I remember seeing Judy and Neal through the doors of the Emergency Department. They were standing looking into our room. They would take our dog Poppy. I remember being relieved that someone local was near and ready to help. I remember watching Paul walk out of the Emergency Department with that empty stroller, so he could take it just four blocks back to our home and then meet us at UCSF. I remember texting a couple of people on the ambulance ride to the new hospital. My friend Lisa and my friend Rose.  Hana was asleep in her carseat in the ambulance. I remember arriving at some back entrance to the hospital and going up to the CICU into a room no other patient had yet occupied in this new hospital. The staff was still trying to find the supply room. I remember the attending physician happened to be the head of pediatric cardiology at the hospital. She and a neonatologist worked to get IVs started and maybe an arterial line? Hana was crying and fussy and wouldn’t be still. They were having a very, very hard time even to get an IV going. Paul and I were bent over her bed for hours showing Hana her favorite book from home. We talked and whispered and sang and tried to keep her calm. It seemed very important, whatever the cardiologist and the neonatologist were doing. I remember the cardiologist taking out her phone and calling her friend to tell her she wasn’t going to make it to the big birthday dinner of their other friend that night, she had to stay at the hospital. Eventually they gave up and decided to go with the two IVs. We were supposed to rest. I remember looking down at Hana in a hospital bed and in a hospital gown with all the lines hooked up to her thinking, “How did this happen so fast? How did we wake up this morning thinking our baby was just a little sick?” I was exhausted and I wanted to sleep and yet, I didn’t. How could I sleep when my baby was like this? I remember thinking, “I hope this is the worst day of my life.” I think deep down I already knew the worst was yet to come.

That was February 11, 2015.

The flood gates had been opened and water gushed so fast I didn’t know if I would ever be able to get another breath again. The next morning, the same pediatric cardiologist, the head of her department, sat us in her office and told us that Hana was going to need a heart transplant and she was transferring her to Stanford. We were stunned speechless. Hana seemed to really decline rapidly. I remember my mom, the pediatric nurse who had spent years in the trenches of a pediatric intensive care unit, arrive that morning and within minutes she was calling my dad to fly out too – things were much worse than she thought. I don’t remember too much of that day – they were going to send Hana to the cath lab but then decided it was too risky. They decided to intubate her. We sat in the parent lounge trying to eat food our friends Lisa and Chris had brought. They got Hana ready for her life flight to Stanford. A helicopter? Really? The staff prepped us for how different it would be at Stanford. The helicopter pilot questioned me on how suitable I would be to sit in the helicopter with him. I said goodbye to Paul and my mom who were driving down to Stanford. I got into the helicopter. It floated up into the night sky. The take off was complicated because it was the first time they had transferred a patient out of this new hospital and also the air space was restricted because President Obama was arriving at San Francisco airport. Twelve minutes later we landed at Stanford. The rushed her inside and into the CVICU where a team of people were ready. I stayed out of the room because it was too crowded and busy, there was no place for the mom right now. It was late and it was otherwise very, very quiet on the unit. One of the cardiology fellows pulled up a chair for me outside the room. I sat in it and my whole body ached, it ached so bad I would have a hard time getting to sleep that night, after not sleeping for two days.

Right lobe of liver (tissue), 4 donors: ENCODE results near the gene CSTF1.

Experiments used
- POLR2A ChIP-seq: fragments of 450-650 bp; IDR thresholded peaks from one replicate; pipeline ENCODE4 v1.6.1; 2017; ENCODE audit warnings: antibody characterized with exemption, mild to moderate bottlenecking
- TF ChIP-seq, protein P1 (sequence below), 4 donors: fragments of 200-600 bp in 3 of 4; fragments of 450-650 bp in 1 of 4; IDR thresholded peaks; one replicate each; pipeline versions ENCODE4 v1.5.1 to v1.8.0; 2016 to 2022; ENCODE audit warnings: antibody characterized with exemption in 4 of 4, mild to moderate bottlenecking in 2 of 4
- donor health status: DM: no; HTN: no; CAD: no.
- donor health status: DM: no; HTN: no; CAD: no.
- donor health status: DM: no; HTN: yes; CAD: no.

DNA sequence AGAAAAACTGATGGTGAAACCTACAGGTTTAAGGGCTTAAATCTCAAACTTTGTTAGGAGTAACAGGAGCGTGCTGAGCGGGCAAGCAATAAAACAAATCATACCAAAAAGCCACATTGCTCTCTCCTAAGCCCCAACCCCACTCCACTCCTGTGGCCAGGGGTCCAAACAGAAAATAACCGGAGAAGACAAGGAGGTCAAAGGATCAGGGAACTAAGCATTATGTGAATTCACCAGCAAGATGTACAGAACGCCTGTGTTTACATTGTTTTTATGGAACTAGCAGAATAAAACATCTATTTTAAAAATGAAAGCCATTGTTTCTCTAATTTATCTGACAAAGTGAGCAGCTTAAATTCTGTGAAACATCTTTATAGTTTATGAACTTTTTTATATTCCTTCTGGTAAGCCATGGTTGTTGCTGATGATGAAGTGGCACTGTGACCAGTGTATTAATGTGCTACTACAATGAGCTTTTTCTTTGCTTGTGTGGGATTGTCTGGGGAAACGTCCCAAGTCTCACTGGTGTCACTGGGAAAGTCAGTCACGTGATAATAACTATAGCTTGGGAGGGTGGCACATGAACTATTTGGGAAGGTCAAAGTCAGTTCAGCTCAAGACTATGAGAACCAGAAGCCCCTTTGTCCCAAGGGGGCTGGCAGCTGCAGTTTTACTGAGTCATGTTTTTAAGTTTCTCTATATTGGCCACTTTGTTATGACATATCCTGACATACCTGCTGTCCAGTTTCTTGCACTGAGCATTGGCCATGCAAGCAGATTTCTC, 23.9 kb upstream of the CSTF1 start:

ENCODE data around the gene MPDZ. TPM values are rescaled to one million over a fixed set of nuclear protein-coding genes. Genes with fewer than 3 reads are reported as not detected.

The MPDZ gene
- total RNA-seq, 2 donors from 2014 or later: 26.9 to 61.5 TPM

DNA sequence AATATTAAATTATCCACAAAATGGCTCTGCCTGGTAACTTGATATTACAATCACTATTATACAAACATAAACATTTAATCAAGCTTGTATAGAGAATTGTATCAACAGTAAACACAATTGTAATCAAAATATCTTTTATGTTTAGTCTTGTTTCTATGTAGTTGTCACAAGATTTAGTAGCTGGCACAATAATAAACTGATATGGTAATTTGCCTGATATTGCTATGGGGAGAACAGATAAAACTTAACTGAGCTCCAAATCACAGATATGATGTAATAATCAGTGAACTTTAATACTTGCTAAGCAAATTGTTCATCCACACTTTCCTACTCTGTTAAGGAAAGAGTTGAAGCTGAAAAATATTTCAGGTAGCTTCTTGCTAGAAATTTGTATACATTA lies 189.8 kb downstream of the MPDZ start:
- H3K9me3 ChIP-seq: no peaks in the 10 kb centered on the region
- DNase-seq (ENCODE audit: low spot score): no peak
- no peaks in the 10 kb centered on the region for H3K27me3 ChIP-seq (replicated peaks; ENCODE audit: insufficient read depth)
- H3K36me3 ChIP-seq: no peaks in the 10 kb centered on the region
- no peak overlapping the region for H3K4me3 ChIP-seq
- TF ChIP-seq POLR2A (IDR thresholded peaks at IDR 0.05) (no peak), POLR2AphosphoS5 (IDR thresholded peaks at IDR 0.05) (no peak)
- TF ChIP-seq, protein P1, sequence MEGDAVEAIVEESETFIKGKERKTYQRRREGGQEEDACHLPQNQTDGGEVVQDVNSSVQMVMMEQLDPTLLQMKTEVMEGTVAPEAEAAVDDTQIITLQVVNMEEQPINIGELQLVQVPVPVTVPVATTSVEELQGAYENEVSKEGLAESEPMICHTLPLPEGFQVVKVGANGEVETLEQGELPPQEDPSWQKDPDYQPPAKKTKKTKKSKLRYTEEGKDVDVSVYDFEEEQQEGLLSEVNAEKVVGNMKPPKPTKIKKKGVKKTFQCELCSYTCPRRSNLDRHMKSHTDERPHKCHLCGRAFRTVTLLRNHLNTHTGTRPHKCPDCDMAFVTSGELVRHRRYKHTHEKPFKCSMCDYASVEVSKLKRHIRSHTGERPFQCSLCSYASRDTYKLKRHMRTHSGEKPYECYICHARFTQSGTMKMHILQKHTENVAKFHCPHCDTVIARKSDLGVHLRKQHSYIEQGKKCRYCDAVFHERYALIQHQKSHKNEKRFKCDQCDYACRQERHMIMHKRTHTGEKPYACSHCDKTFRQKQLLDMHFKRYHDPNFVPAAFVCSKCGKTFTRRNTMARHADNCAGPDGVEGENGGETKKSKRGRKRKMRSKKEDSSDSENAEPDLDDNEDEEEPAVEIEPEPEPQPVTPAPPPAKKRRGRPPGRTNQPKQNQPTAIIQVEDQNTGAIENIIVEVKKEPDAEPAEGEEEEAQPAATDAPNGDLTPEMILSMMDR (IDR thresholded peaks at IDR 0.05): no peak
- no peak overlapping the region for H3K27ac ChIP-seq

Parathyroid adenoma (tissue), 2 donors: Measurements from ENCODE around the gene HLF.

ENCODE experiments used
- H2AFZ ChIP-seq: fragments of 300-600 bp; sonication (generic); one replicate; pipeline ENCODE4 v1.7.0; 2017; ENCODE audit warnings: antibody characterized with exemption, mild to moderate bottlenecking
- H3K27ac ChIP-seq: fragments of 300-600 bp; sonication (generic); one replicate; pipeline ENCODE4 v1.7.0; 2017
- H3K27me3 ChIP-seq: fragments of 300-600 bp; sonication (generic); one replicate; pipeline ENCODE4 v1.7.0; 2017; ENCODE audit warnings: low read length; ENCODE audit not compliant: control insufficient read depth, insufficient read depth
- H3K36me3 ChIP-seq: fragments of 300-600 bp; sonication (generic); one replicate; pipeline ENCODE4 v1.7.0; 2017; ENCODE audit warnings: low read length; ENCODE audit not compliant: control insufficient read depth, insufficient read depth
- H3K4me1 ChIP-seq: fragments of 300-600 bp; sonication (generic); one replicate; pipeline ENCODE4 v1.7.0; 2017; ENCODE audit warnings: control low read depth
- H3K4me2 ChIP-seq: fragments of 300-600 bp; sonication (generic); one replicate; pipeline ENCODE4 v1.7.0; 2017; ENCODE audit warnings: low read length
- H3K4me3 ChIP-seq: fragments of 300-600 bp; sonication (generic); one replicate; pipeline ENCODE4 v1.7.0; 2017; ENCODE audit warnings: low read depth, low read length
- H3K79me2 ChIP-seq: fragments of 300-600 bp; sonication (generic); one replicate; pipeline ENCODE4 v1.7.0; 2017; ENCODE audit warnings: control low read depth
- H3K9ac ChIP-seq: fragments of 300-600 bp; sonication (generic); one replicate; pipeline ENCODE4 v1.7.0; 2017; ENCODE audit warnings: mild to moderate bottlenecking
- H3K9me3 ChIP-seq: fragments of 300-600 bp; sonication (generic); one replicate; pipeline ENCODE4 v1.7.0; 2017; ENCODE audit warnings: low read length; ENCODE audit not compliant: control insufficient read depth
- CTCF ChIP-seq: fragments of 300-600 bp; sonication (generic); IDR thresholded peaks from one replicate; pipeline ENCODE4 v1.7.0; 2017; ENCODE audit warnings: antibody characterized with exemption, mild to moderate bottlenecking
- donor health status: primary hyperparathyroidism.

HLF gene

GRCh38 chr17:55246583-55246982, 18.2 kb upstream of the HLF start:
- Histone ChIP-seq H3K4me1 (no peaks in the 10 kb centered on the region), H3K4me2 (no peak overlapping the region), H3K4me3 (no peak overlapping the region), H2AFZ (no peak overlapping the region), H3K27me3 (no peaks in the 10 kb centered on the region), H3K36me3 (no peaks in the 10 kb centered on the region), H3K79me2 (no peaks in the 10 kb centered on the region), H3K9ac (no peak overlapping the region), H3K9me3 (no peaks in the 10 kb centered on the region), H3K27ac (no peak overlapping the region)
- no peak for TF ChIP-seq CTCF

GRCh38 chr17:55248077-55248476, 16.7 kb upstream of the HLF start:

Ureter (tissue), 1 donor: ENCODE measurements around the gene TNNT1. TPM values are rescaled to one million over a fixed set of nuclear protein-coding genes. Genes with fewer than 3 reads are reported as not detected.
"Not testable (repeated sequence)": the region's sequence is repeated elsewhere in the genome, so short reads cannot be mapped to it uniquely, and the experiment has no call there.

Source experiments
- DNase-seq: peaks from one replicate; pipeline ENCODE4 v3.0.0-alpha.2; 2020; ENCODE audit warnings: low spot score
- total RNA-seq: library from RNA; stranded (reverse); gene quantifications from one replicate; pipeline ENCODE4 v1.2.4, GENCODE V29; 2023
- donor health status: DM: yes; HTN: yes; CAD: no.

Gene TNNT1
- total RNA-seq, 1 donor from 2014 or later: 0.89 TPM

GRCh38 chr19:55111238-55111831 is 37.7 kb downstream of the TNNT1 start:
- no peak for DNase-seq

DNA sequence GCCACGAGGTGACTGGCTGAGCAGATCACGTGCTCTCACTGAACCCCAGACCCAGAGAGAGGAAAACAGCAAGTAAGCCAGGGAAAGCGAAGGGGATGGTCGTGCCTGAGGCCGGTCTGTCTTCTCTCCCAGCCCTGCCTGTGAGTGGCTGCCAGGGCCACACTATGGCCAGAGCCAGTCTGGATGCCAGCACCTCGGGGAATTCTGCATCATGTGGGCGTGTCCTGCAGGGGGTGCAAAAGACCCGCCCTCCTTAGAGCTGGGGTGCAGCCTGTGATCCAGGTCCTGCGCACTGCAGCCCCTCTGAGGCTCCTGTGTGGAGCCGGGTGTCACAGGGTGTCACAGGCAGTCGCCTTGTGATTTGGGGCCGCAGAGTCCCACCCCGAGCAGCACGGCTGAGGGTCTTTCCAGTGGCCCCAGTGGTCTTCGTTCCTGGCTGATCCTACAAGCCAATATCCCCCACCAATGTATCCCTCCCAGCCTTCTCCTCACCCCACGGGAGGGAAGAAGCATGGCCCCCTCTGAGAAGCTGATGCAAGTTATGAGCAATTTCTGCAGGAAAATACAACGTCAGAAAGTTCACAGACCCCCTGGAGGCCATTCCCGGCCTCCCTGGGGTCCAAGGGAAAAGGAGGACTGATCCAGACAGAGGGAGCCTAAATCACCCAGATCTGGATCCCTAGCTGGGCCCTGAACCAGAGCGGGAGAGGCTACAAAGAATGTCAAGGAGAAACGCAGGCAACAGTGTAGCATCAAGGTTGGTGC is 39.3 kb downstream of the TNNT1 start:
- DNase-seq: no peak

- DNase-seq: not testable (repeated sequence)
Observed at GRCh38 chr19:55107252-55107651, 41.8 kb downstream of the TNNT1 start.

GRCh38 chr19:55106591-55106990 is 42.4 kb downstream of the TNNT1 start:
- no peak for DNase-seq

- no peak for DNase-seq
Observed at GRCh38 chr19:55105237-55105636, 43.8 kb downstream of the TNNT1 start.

I remember trying to make a deal with God, knowing full well that it didn’t work that way. I remember thinking, “This only happens to people in the movies and those movie-parents are amazing and inspiring. Paul and I aren’t that special. We are not those parents. How is that we are now those parents that are doing this?” But our lives changed and our hearts and our minds. And those flood gates that opened? They never close, maybe they just trickle, but they never close. And that sigh of relief at the end of the day? It never comes. And that dream of “I’m going to do this crazy, hard, scary, intense thing of having and raising a child that I will love like I never knew I could love”? That dream is changed, forever. All those thoughts I had about raising a child and what it was to be a parent, they changed forever on February 11th. I can never “unknow” what I know now. There is a peace of mind that I will never know again. I struggled with that for a long time. But now I don’t even remember what it feels like to have it any more. The only thing certain is Uncertainty.